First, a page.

Most Californians get their power from private, for-profit utilities, like Pacific Gas and Electric and Southern California Edison. But some have publicly-owned utilities run by cities or separate districts. Prop 16 deals with communities that want to move from private to public – and existing public utilities that want to expand. PG&E is the initiative’s major backer. Here’s spokesman Andrew Souvall:
Souvall: “Under current law, our customers are not always guaranteed a vote when their local government wants to spend public money to enter the electricity business. We think that they should have a voice in this very important decision.”
A big voice, in fact. Prop 16 would require a two-thirds vote for existing public utilities to expand and for local governments to start up a new electricity service. Current law requires a majority vote in some cases but not all. Souvall says the high bar is justified.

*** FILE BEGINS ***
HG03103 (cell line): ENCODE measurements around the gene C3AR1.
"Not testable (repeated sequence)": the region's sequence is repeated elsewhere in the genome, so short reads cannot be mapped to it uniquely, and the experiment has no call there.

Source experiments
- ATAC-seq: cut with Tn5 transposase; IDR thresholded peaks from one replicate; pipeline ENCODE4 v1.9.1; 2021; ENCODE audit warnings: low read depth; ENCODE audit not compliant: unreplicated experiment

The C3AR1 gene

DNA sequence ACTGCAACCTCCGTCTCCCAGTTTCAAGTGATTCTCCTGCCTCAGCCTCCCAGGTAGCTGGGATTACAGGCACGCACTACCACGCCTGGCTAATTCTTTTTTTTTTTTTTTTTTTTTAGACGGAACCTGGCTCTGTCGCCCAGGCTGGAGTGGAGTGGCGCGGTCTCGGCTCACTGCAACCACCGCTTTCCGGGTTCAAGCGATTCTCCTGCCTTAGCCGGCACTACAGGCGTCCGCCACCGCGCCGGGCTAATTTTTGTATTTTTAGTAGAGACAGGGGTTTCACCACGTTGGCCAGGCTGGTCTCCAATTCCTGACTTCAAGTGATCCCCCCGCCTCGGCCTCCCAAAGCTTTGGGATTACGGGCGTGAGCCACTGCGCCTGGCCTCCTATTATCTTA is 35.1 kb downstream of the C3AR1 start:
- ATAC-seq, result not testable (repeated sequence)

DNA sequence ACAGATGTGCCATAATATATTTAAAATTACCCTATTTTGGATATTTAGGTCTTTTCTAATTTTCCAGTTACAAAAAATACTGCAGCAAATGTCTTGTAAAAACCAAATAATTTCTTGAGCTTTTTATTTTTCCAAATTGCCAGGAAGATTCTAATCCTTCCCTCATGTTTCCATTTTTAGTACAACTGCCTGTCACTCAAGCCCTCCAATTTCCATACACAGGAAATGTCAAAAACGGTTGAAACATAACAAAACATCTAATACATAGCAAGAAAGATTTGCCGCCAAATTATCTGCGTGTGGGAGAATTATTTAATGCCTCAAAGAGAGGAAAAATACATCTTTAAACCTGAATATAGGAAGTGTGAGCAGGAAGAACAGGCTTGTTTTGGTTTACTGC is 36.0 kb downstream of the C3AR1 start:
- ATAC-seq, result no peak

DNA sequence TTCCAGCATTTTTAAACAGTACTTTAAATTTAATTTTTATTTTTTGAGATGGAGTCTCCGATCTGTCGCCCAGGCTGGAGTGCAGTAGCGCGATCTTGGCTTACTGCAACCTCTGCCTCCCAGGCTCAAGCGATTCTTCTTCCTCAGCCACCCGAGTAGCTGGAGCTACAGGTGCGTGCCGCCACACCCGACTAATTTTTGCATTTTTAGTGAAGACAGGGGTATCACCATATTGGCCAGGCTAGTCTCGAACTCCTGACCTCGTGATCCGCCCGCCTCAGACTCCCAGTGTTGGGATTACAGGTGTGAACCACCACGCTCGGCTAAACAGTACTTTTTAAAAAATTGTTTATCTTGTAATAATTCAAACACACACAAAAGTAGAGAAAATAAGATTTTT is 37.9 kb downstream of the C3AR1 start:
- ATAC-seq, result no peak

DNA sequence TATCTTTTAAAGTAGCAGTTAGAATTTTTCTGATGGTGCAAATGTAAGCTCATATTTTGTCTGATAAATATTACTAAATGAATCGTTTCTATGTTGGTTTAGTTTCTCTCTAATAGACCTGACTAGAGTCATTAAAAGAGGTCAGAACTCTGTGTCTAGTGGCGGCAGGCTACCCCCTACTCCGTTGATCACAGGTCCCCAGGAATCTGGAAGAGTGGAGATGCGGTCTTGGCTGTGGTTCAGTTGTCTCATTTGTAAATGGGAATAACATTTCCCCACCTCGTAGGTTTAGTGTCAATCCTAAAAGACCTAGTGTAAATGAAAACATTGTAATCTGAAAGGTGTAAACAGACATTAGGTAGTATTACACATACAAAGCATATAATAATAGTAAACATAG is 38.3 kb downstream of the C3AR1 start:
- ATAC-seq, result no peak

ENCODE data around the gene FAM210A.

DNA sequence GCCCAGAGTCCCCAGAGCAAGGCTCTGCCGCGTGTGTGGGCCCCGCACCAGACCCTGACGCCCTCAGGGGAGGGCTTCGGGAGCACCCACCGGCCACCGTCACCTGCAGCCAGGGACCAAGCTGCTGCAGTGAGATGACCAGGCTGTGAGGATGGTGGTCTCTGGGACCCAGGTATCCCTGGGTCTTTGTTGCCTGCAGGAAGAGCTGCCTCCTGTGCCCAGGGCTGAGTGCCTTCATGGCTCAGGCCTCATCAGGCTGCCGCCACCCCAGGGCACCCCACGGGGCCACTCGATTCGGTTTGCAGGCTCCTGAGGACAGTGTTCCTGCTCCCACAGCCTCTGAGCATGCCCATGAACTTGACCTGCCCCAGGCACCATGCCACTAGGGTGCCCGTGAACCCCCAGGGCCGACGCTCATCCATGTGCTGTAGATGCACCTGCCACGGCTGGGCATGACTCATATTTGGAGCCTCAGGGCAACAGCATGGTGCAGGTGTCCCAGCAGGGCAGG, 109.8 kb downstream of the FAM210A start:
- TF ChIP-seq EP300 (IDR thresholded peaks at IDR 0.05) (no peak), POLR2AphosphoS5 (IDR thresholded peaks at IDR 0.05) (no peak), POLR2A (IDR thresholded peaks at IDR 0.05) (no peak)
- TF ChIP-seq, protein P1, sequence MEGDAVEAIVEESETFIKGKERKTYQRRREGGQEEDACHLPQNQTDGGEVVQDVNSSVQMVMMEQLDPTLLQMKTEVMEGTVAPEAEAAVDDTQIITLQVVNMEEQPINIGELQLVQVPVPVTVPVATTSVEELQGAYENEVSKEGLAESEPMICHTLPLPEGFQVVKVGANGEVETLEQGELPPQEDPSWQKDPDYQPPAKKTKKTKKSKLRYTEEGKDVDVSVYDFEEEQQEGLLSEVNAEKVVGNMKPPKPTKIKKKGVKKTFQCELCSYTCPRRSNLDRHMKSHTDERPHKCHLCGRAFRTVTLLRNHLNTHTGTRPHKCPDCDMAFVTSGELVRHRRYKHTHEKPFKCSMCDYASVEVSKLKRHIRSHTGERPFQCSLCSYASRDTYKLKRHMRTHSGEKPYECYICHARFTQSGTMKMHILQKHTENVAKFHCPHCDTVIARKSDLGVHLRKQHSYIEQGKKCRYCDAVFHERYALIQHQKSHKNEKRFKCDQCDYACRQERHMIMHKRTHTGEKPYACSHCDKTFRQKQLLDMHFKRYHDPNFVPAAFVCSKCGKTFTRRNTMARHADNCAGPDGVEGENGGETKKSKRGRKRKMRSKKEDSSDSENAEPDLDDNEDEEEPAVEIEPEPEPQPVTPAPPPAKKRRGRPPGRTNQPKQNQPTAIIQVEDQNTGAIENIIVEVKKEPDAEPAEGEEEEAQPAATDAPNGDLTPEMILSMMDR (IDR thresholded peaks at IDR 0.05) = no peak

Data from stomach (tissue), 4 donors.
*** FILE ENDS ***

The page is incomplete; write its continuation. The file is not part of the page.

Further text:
Souvall: “This is a very complex business. And there are a lot of risks associated with being an energy provider.”
Yes on 16 ad: “At a time when police and fire fighters are getting laid off …"
PG&E has spent at least $44 million on Prop 16, blanketing airwaves and mailboxes with ads. Opponents have raised less than $100,000. Still, Prop 16 has a lot of critics.
Slaton: “Can a company buy a law in California? Because that’s what this is really about.”
Bill Slaton is an elected board member for the Sacramento Municipal Utility District. He says Prop 16 would make it virtually impossible for cities and counties to move to public power and for public utilities to expand.
Slaton: “This is one change that will lock in one company’s business forever. And anybody who understands business understands that competition drives prices down, and monopoly control drives prices up.”
Prop 16 is also opposed by consumer groups, environmentalists and most newspaper editorial boards. The California Chamber of Commerce and California Taxpayers Association support it.